What Are Gangs Like in Knoxville?

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The “gang” label brings to mind everything from motorcycle rowdies to shootouts among L.A. thugs. In Knoxville, gangs run the gamut as well, including white supremacists, other ethnic gangs, typical street gangs, and teenage cliques with guns, says Knoxville Police Chief David Rausch.

Although many in Knoxville perceived an uptick in gang violence since last fall, Rausch says it wasn’t that unusual. It just became more prominent as a result of the high-profile death of Zaevion Dobson, a Fulton High School sophomore shot protecting classmates from a random gang shooting.

“Although, with the heinousness of the crimes, it did make me and my command staff try to see if we could do more,” Rausch says. He created a temporary gang task force to try to gather more intelligence about gang activity.

Rausch says local gangs generally exist for the purpose of criminal activity, mostly drug sales but sometimes also gun sales or gambling. However, Knoxville gangs aren’t as organized as many in bigger cities and are often not part of a larger inter-city network, even if they share the same name with a nationally-recognized gang.

The downside is that disorganization can make gangs more dangerous, because gang members don’t have a formal network of superiors to whom they answer, says Darryl Arnold, pastor of Overcoming Believers Church in East Knoxville. Arnold has presided over many funerals of young men killed on the streets.

“It’s Wild West,” he says. Instead of killing over big money and with a boss’s permission, Knoxville gang members are shooting each other in the heat of the moment over colors or tweets, he says.

And although many gang disputes involve who gets to sell drugs in a certain territory, young men are putting their lives on the line for small-time profits, Arnold says. Despite the stereotype that drugs will provide a quick route to a rich lifestyle, he says, “A guy sells all this dope and gets killed, and his homeboys got to catch a ride to the funeral. They don’t even own a car.”

Many young people, pastors, and police agree that some crimes categorized as gang activity really stem from personal arguments between armed young people.

“There are a lot of people in neighborhoods that are in gangs, usually people who get picked on their whole life and go get in a gang because then they feel safe,” says Charjuan Hayes, 24, who grew up in East Knoxville. But he says he often sees members of rival gangs hanging out together, and many shootings and conflicts are not gang-related. “It’s not gang beefs. It’s a personal beef,” he says.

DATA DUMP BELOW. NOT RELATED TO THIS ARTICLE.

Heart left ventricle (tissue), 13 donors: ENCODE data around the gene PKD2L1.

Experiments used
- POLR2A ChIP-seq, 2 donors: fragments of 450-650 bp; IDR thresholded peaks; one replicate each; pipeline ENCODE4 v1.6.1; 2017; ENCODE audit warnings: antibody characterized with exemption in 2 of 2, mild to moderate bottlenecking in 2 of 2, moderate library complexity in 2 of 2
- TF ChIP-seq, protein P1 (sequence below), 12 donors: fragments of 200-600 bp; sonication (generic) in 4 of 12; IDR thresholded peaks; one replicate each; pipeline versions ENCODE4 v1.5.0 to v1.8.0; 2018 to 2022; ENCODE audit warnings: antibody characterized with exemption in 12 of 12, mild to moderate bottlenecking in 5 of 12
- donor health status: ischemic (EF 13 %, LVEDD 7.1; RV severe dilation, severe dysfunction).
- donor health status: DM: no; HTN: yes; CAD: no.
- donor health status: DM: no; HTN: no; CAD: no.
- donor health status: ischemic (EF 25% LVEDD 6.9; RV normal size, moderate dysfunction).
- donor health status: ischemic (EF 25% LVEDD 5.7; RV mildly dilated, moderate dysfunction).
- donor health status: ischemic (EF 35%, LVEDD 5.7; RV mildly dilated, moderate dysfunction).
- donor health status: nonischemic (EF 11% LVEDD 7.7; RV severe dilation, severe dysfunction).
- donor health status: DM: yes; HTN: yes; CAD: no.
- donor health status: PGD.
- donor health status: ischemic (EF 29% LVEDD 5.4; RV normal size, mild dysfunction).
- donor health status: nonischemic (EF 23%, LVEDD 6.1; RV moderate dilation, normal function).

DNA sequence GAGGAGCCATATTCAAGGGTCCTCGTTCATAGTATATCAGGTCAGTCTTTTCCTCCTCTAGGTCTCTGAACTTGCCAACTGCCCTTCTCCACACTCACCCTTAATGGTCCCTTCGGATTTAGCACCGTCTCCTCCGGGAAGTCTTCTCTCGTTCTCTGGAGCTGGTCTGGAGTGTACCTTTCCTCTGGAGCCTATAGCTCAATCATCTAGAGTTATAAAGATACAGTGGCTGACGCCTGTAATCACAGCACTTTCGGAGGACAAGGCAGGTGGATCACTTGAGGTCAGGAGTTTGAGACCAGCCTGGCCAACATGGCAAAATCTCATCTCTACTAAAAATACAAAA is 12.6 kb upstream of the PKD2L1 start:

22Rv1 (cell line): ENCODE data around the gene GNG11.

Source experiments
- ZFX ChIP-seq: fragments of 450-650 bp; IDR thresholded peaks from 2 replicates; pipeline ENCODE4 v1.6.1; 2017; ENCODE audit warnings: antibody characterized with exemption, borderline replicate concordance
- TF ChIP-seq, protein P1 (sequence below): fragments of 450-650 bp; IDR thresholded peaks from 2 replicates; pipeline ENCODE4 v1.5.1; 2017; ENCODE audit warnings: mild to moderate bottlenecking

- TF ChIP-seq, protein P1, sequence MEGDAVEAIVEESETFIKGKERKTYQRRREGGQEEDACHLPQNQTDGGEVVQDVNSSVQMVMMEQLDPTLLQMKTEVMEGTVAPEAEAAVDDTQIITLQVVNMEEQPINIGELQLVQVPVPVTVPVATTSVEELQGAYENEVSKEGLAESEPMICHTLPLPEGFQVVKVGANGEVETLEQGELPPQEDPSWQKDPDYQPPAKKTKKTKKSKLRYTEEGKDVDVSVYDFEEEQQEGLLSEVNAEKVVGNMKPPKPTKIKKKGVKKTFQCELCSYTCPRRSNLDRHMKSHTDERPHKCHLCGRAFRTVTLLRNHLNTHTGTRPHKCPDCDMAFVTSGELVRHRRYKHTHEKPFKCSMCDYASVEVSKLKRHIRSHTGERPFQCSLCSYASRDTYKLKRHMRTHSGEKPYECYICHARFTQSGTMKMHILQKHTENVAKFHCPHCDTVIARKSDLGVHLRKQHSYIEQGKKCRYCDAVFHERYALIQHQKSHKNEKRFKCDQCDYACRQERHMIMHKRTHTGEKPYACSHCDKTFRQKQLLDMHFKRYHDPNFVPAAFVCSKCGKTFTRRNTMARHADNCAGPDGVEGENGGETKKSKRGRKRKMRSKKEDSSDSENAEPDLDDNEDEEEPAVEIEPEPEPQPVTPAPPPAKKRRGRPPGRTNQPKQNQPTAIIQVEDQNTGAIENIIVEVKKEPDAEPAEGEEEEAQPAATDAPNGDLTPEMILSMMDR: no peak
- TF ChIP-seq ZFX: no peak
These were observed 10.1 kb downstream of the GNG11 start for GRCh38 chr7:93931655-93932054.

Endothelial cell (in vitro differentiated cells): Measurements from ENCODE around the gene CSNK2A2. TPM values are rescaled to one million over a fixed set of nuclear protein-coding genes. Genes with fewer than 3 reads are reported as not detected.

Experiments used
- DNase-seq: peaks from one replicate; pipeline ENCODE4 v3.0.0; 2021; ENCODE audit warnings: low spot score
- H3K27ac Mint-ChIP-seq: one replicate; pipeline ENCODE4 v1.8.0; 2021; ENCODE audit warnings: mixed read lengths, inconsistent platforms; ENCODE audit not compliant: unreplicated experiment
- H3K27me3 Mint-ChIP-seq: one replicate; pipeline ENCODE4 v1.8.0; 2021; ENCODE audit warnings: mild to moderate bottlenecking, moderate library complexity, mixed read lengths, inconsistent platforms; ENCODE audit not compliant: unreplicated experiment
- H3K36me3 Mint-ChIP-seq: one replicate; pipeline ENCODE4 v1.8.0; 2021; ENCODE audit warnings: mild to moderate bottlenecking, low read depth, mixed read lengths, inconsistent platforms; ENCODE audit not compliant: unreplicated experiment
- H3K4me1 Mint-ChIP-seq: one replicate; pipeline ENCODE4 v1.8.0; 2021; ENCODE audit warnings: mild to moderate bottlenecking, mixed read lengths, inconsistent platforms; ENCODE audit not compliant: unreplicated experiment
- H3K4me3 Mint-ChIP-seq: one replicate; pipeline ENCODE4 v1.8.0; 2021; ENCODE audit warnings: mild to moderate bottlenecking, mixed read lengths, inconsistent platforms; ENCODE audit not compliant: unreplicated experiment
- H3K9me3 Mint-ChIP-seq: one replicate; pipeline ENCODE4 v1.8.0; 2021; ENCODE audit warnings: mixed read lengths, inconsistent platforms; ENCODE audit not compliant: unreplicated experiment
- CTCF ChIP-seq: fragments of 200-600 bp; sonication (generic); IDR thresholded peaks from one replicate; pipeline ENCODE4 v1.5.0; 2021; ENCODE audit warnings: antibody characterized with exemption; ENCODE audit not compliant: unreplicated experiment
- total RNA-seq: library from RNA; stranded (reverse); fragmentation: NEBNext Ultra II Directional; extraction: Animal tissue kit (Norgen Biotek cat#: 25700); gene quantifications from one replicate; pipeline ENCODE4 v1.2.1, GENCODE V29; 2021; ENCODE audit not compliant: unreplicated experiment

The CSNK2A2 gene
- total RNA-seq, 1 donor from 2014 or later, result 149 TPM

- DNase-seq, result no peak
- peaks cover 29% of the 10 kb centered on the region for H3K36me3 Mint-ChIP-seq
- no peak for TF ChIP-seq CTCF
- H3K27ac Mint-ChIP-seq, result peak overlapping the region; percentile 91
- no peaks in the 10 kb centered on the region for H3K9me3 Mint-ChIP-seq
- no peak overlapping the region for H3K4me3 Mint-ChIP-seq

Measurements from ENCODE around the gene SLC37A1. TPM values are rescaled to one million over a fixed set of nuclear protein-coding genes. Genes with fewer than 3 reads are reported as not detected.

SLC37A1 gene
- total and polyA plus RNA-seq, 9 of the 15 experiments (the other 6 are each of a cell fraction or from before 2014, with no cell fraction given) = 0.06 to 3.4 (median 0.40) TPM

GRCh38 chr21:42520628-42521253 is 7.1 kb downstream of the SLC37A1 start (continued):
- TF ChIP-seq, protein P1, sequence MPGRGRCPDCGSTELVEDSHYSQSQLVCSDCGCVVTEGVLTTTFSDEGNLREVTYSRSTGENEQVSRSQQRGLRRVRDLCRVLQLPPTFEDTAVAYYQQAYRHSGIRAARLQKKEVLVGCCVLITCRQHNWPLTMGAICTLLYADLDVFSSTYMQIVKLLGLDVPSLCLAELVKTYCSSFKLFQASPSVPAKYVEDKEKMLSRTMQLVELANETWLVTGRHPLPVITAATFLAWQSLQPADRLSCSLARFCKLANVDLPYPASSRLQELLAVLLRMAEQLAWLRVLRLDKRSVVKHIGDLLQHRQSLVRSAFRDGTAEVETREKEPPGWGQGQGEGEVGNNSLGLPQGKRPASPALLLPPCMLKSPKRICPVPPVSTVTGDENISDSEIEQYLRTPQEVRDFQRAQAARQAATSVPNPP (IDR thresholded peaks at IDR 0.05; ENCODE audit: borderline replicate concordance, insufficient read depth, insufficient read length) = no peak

Rausch says gangs in Knoxville used to be oriented East Side versus West Side. But breaking up old public-housing models dispersed these groups around the city, with gangs controlling turf in four- to eight-block patches, he says.

He observes that some gang members demonstrate the kind of interpersonal skills and entrepreneurship of a polished small businessman, making it clear they are capable of much more if they are given the right guidance.

“All the skills you learn getting an MBA—building a customer base, managing income and payments—they’re the same, and if used positively, could do a lot of good,” Rausch says.

Former gang members with a similar message are helping lead the group “Heal the Land,” formed shortly after the Dobson killing.

India McDowell, youth director at First Calvary Baptist Church in Lonsdale, says Heal the Land has 17 core members, a combination of former gangsters, people who lived criminal lives in the streets outside of gangs, church members, and people who are passionate about youth.

“This group is very powerful for Knoxville and the communities that it’s in, because these people are born and bred in these communities and they know the struggle,” McDowell says.

Calvary Baptist held a youth summit with Heal the Land in February, where former gang members spoke with 87 teens about their own mistakes and making better choices, McDowell says.

Heal the Land’s symbol is four different gang handkerchiefs tied together to form a cross. Wearing matching Heal the Land shirts, Bloods and Crips walked in January’s Martin Luther King Jr. Day parade. Rival gangs joined forces with white West Knoxville church members to deliver 22,000 pounds of food to residents of Lonsdale and Walter P. Taylor Homes.

McDowell says Heal the Land is incorporating as a nonprofit and hopes to provide mentoring programs for young men and hold social events, like skating parties and basketball tournaments, to continue forging relationships between youth from different gangs and turfs.

Related Stories:

Can Knoxville’s ‘Save Our Sons’ Program Fulfill Its Mission?

Knoxville’s Youth Agencies

Photo: Clay Duda/Mercury File

S. Heather Duncan has won numerous awards for her feature writing and coverage of the environment, government, education, business and local history during her 15-year reporting career. Originally from Western North Carolina, Heather has worked for Radio Free Europe, the Institute for War and Peace Reporting in London, and several daily newspapers. Heather spent almost a dozen years at The Telegraph in Macon, Ga., where she spent most of her time covering the environment or writing project-investigations that provoked changes such as new laws related to day care and the protection of environmentally-sensitive lands. You can reach Heather at heather@knoxmercury.com

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